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# Is Y < Z ? 1. Y + Z = 1 2. Y^2 < Z^2

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Director
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Is Y < Z ? 1. Y + Z = 1 2. Y^2 < Z^2 [#permalink]

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15 Jun 2005, 16:12
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Is Y < Z ?

1. Y + Z = 1
2. Y^2 < Z^2
Director
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15 Jun 2005, 16:55
I pick E

Nothing says X and Y are integers.
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15 Jun 2005, 17:08
WinWinMBA wrote:
Is Y < Z ?

1. Y + Z = 1
2. Y^2 < Z^2

this one is a bit inolved

C.

1) insuff, even if X,Z >0 it can be clearly seen
2) insuff, obviously

1)+2) Z^2 > (1-Z)^2 => Z must be greater than 0.5, graph it to see it clearly, either as a line or two intersecting parabolas facing up.

so Z>0.5 and Y<0.5 sufficient
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15 Jun 2005, 17:32
One more for C
Statement 1: y = 1-z
when z is negative y is not < z
when z is positive y may be < z
so not sufficient

Statement 2: Depends on whether y is negative or positive we will get 2 different answers, so not sufficient.

Combining these two: (1-z)^2 < y^2
when z is negative y is not < z
when z is between 0 and 1 y is not < z
when z is positive y is < z

sparky wrote:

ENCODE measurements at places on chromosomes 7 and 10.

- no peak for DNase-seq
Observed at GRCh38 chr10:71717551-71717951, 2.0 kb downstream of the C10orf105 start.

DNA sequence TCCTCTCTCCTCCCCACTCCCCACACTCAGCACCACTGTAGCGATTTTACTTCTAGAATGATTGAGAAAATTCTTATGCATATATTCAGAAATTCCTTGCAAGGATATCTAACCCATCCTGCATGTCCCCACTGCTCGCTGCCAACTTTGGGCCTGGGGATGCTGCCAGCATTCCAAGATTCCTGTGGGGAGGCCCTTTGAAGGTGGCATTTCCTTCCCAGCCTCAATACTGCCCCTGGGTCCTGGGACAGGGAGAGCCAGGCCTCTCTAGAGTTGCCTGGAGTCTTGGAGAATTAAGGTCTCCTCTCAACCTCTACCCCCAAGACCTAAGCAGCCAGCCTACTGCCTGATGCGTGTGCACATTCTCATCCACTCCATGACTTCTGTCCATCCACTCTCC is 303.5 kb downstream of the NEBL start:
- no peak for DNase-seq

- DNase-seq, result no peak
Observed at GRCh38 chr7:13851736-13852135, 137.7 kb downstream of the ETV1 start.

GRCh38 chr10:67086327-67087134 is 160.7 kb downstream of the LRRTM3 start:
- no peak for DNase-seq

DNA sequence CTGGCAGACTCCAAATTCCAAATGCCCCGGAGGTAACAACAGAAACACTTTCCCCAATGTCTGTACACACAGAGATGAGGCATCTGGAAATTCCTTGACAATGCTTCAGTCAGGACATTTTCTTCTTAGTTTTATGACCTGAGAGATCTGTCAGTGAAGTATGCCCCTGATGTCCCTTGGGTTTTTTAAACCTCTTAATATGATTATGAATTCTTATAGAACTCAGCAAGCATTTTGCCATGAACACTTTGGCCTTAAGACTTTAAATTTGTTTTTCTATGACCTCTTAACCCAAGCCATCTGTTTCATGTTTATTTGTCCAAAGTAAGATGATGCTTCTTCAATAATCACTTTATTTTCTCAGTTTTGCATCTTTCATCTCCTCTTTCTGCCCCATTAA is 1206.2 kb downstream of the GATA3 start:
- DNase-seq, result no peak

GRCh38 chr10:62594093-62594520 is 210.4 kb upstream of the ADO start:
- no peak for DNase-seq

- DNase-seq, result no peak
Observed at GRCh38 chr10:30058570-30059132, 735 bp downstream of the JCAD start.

1)+2) Z^2 > (1-Z)^2 => Z must be greater than 0.5, graph it to see it clearly, either as a line or two intersecting parabolas facing up.

so Z>0.5 and Y<0.5 sufficient

sparky, Just curious, how did you hone in on 0.5
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15 Jun 2005, 17:54
sparky wrote:
1) + 2) Z^2 > (1-Z)^2 => Z must be greater than 0.5, graph it to see it clearly, either as a line or two intersecting parabolas facing up.
so Z>0.5 and Y<0.5 sufficient
sparky, Just curious, how did you hone in on 0.5

i think, to hold the both equation, Z must be more than 0.5. i also agree with him/her.
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15 Jun 2005, 18:17
Z^2 > (1-Z)^2 = 1 + Z^2 - 2Z

Z>0.5

sparky is a he by the way
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15 Jun 2005, 18:18
HIMALAYA wrote:
i think, to hold the both equation, Z must be more than 0.5. i also agree with him/her.
Any calculations?

WinWinMBA wrote:
Is Y < Z ?
1. Y + Z = 1
2. Y^2 < Z^2

we know, from i, y and z could be anything, but their sum must be 1.
from ii, y and z could be both +ve and -ve.

from i and ii, z cannot be smaller than y because if z is smaller than y, the equation in i and ii do not hold.

so lets plug innnnnnnnnnnnnn......

if z = 1, y = 0=> possible
if z = 10, y = -9=>possible
if z = 0, y = 1 = > not possible because the eq z^2>y^2 doesnot satisy. so any value for z less than the y"s value doesnot satisfy the eqs.

so now lets plug in for some other values that are lowest for z:
if z = 0.9, y = .1, both equations are satisfied.
if z = 0.6, y = .4, both equations are satisfied.
if z = 0.51, y = .49, both equations are satisfied.
if z = 0.5, y = .5, both equations are not satisfied. so we cannot go for any value for z that is not more than 0.5 because sq of z must greater than the sq of y.

hope it is clear..............
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15 Jun 2005, 18:20
sparky wrote:
Z^2 > (1-Z)^2 = 1 + Z^2 - 2Z

Z>0.5. sparky is a he by the way

thanks man.............
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15 Jun 2005, 18:23